Sony's Vita has had a tough ride. Released to much fanfare, a lack of titles has combined with the high price of the thing to send the handheld into a death spiral it seems unlikely to recover from. Unlikely, however, doesn't mean there's no hope; given the right set of circumstances, there's still a chance that one of the best handhelds ever created might yet find its feet.
Enter Killzone: Mercenary.
After the extremely poor showing of Call of Duty on the Vita, and the generally lacklustre nature of many of the mutli-console games that also appear on the device, my hopes for a portable Killzone weren't high. When I found out it was in development at Guerrilla Cambridge (the team formerly known as SCE Cambridge, responsible for games like MediEvil and the PSP port of LittleBigPlanet), my interest was piqued. When I saw the trailer... despite myself, I couldn't help but be a little bit excited; it looks nice and the idea of a big-budget game in your pocket is a compelling one.
Now I've played it, and talked to the game's art director, Tom Jones. Now I know much more about what to expect. Now I'm genuinely excited at the prospect of getting my hands on the full game later this year; it is, if you haven't already guessed, damn good.
In case you're unfamiliar with the game, you play as a mercenary; a gun for hire, working for whoever pays you the most - even if that's the Helghast (the "enemies" in the Killzone universe.) Starting straight after Killzone (1), the game revisits many of the events of both that game and Killzone 2, offering up a new perspective on the story of those games, without necessitating that you're already familiar with them.
The section I was able to play saw me navigate a cave environment, explore a vast open space between giant cliff-like structures, and then head indoors - all the while going toe-to-toe with enemy forces (in this case, glowing-eyed chaps I took to be Helghast.)
Combat is a combination of classic, twin-stick first-person shooter action and a light touch-screen layer that sits on top of it. With it, you can - for example - quick select a grenade or, on initiating a melee kill, swipe in the indicated direction to finish off your foe. While neither is strictly necessary, they both still work just fine and provide a slightly different feel that should help (even if only in a small way) to differentiate the experience.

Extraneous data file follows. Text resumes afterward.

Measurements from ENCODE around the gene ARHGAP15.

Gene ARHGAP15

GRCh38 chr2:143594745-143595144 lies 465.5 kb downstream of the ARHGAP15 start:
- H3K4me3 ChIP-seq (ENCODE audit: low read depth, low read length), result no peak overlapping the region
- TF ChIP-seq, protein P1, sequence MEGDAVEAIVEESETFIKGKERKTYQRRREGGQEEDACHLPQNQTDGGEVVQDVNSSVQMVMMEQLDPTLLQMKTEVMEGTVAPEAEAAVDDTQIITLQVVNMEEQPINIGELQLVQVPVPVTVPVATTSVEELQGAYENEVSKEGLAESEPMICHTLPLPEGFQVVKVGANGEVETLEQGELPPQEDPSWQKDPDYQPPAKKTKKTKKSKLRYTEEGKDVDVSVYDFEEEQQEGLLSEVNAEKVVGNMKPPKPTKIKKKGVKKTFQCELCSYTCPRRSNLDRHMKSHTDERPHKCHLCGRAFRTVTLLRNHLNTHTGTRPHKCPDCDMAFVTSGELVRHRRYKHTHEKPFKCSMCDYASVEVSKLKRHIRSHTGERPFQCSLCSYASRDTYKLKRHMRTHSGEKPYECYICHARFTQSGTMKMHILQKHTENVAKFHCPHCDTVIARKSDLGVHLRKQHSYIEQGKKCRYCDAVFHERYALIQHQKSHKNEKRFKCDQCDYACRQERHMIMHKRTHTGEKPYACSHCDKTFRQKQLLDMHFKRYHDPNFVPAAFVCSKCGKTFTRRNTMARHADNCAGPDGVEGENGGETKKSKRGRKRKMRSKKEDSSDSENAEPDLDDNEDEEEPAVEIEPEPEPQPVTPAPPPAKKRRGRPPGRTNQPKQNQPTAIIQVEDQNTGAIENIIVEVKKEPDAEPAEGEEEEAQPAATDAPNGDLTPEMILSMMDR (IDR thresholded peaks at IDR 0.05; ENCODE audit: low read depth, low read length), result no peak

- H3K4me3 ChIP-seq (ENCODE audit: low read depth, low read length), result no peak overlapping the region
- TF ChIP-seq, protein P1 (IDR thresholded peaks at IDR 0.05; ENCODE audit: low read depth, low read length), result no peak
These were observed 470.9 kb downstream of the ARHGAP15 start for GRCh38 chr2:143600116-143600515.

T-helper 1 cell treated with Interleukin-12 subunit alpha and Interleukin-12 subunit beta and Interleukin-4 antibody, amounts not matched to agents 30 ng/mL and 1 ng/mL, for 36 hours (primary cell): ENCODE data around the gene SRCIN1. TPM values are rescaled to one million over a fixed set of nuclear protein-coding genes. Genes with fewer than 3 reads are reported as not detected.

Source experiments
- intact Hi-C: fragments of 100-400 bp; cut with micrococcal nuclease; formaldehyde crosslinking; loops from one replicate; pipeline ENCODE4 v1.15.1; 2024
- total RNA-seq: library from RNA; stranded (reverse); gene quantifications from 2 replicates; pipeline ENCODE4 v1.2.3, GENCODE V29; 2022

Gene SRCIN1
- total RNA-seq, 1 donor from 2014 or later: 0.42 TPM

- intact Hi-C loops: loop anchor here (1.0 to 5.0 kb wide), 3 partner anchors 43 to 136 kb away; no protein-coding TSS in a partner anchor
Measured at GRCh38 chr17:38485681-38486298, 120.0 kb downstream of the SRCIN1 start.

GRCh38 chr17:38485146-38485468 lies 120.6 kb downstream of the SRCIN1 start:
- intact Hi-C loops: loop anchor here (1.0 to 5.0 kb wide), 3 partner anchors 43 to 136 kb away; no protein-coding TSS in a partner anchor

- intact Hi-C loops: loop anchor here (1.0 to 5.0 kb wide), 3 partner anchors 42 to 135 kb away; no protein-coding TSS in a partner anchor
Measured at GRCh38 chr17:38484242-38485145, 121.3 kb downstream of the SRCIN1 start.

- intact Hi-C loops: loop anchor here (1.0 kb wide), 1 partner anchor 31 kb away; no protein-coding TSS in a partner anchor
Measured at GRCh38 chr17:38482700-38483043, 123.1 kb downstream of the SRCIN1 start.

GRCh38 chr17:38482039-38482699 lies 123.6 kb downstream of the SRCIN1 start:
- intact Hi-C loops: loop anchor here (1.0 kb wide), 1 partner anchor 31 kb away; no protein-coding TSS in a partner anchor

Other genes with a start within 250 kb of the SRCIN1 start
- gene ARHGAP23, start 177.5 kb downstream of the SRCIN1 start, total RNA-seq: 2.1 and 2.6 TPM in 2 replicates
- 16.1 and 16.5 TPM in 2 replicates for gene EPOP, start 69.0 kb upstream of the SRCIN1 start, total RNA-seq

Much more successful in terms of control innovation is the integration of the rear touch pad of the Vita as a method of adjusting the sniper scope's zoom. A simple slide up zooms in, then down zooms out. Rather than having a fixed level of zoom, then, you have precision control as to how much magnification you use, and you can adjust it very quickly between the extremes. It feels natural and works incredibly well.
Similarly, the visuals were striking and not just because of the Vita's incredible screen. The art direction, ably supported by the Killzone 3 engine on which the game runs, is outstanding. Enemies look menacing, the world is richly detailed, and the lighting model puts many fully-fledged console games to shame.
When you're walking around in a cave, that's exactly what it feels like. I didn't need to look up to know I was in this vast outdoor space (but I still did, and it looked incredible), and the light bloom that appeared as I went from dark to light spaces was amazingly realistic (and I should know; going outside at E3 really blows your retinas out). The indoor section, too, was grounded in reality, with lighting that felt like the artificial light you'd expect from fluorescent tubes and the like.
Good looks are, of course, wasted on a game that's no fun to play. Fortunately, that too is nothing Mercenary needs to worry about. Gunplay felt just like it does in Killzone 3, and enemies were engaging to fight with. Exploration, too, was enjoyable - helped in no small part by the huge variety in the spaces I got to explore.
After my experience with Mercenary, I also got some hands on time with it's big brother, Killzone: Shadow Fall for PlayStation 4 (look forward to Conrad's thoughts on it soon.) While that is also looking amazing, Mercenary doesn't feel inferior to it. The game seems to be getting the lavish attention Vita owners have been praying for, and is absolutely one to watch very closely indeed. Hang in there, Vita; there's hope for you yet.
The Good: A spectacularly good FPS in your pocket
The Bad: It's on Vita; the audience there is tiny
The Ugly: May be overlooked